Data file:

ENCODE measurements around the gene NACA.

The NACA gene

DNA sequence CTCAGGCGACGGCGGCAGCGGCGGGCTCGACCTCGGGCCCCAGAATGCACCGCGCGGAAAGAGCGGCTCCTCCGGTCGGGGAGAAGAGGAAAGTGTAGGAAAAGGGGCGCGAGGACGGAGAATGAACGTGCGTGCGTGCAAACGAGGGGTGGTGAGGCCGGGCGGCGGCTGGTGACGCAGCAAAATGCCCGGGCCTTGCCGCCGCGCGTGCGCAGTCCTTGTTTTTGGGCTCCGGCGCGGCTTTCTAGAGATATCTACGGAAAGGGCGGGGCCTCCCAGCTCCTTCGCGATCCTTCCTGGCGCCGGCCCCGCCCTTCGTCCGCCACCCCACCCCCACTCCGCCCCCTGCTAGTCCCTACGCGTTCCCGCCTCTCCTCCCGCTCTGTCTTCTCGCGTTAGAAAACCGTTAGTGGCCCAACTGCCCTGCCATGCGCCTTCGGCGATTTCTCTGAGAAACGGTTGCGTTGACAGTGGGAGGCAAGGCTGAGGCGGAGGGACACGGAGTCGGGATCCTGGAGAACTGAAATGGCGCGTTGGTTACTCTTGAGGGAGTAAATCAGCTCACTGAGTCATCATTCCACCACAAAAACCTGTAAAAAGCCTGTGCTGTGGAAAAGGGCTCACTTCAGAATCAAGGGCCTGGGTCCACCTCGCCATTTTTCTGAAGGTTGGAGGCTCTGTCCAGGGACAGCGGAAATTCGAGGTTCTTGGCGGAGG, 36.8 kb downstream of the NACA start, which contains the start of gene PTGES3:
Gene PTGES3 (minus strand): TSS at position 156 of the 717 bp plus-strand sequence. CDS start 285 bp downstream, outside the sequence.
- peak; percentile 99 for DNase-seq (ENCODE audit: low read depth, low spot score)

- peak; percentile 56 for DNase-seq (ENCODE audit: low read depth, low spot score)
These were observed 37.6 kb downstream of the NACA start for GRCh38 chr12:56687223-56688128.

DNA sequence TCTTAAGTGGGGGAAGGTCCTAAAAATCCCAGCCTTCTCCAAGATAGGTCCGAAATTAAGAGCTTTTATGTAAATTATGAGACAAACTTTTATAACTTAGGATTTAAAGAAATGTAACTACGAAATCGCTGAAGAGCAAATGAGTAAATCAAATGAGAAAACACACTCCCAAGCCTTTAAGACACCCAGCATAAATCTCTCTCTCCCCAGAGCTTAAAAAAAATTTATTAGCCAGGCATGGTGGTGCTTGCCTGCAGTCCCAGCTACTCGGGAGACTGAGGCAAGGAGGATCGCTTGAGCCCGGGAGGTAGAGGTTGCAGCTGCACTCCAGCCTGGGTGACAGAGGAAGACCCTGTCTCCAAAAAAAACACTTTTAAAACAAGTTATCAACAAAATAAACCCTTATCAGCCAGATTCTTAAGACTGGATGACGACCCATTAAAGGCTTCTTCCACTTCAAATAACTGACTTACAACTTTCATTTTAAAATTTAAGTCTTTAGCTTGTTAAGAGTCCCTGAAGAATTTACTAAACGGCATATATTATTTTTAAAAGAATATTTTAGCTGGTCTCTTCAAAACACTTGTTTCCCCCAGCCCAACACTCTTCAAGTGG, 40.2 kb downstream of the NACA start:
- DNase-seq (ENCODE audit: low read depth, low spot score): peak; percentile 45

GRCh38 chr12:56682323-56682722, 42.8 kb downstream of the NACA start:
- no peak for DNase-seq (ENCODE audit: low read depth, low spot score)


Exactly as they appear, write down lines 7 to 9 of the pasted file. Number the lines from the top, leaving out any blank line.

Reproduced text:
These were observed 37.6 kb downstream of the NACA start for GRCh38 chr12:56687223-56688128.

DNA sequence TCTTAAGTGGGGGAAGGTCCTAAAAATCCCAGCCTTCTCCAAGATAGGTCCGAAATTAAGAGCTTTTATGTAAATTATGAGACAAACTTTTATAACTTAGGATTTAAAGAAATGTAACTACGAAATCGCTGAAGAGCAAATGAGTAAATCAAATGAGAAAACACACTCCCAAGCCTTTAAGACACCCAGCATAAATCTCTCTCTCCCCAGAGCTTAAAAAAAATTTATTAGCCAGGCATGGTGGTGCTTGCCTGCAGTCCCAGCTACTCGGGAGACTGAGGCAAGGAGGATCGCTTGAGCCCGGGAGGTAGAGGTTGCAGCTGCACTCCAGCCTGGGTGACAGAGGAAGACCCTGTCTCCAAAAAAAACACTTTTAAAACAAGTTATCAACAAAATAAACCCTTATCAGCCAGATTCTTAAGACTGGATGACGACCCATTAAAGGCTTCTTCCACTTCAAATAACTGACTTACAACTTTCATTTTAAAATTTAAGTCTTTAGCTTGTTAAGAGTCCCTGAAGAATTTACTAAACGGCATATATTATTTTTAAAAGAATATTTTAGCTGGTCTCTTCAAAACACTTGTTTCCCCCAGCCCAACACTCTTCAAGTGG, 40.2 kb downstream of the NACA start:
- DNase-seq (ENCODE audit: low read depth, low spot score): peak; percentile 45